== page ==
Its natural form is the aphorism, and to this and to its epigrammatic brilliance, vigour, and uncompromising revolt against all conventions in science and conduct it owes its persuasiveness.
But the increase of size which constitutes growth is the result of a process of molecular intussusception, and therefore differs altogether from the process of growth by accretion, which may be observed in crystals and is effected purely by the external addition of new matter - so that, in the well-known aphorism of Linnaeus, the word "grow" as applied to stones signifies a totally different process from what is called "growth" in plants and animals.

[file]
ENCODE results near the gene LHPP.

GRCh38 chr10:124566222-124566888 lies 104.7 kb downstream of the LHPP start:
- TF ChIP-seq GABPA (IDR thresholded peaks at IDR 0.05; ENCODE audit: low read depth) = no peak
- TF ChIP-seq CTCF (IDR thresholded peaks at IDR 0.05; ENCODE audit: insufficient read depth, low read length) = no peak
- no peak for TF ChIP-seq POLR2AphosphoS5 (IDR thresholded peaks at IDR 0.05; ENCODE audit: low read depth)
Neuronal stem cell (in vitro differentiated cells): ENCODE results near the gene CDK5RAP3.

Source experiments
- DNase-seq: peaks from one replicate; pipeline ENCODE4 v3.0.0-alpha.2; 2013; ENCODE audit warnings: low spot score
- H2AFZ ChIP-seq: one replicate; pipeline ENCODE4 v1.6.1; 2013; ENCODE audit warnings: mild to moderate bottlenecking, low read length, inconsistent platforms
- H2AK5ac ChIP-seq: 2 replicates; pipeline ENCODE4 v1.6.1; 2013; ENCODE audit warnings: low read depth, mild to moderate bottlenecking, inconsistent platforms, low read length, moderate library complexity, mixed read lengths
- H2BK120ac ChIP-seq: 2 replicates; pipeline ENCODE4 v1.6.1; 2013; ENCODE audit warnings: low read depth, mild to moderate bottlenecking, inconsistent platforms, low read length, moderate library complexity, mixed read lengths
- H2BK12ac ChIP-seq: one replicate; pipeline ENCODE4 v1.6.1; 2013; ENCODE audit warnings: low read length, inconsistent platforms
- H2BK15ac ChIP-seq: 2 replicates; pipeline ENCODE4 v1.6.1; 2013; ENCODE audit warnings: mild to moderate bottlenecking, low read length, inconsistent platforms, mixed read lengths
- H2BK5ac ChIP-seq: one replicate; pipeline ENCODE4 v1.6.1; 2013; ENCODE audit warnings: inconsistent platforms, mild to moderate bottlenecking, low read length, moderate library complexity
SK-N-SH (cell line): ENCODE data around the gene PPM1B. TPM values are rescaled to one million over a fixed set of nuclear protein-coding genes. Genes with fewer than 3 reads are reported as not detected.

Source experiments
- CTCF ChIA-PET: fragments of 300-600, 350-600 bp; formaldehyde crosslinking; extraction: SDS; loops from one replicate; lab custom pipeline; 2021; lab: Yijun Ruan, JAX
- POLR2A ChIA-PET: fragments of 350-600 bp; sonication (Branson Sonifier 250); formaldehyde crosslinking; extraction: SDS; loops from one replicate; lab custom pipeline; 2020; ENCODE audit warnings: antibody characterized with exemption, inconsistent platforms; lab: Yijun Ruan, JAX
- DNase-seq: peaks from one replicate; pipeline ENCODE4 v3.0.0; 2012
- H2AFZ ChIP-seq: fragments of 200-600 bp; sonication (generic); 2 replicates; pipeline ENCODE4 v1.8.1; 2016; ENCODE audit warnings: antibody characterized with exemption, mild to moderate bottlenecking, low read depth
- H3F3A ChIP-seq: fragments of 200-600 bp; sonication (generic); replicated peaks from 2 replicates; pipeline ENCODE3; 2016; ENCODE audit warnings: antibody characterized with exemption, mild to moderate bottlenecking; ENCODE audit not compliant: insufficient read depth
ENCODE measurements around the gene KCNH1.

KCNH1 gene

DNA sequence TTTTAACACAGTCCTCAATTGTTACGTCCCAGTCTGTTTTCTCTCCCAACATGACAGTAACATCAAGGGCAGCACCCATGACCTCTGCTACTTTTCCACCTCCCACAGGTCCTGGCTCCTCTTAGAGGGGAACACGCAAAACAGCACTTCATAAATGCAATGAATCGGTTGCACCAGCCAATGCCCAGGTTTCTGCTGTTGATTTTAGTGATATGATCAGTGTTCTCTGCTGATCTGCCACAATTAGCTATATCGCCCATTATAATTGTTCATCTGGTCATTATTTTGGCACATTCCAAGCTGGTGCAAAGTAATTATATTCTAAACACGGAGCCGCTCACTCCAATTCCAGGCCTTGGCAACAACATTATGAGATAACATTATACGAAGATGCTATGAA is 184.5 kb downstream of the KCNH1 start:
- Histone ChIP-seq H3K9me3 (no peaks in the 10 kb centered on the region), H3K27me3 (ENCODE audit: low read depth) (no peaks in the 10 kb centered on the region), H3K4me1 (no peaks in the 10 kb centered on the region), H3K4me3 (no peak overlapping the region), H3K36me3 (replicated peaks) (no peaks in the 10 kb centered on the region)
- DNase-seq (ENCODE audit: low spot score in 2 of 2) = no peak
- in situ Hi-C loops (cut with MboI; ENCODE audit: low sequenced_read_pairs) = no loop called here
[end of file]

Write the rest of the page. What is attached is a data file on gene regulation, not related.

He strongly deprecated blind empiricism; the aphorism " rt ireipa o 4 aXepr t,) Kpicns XaXe ril " (whether it be his or not), tersely illustrates his position.
Of Calvinism; a daughter of Anne Boleyn could have little affection for a system which made her a bastard, and all monarchs agreed at heart with James I.'s aphorism about "no bishop, no king."
Working on these lines, and attaching special importance to common descent, naturalists applied the term with more and more precision, until Linnaeus, in his Philosophia botanica, gave the aphorism, "species tot sunt diversae, quot diversae formae ab initio sunt creatae" - "just so many species are to be reckoned as there were forms created at the beginning."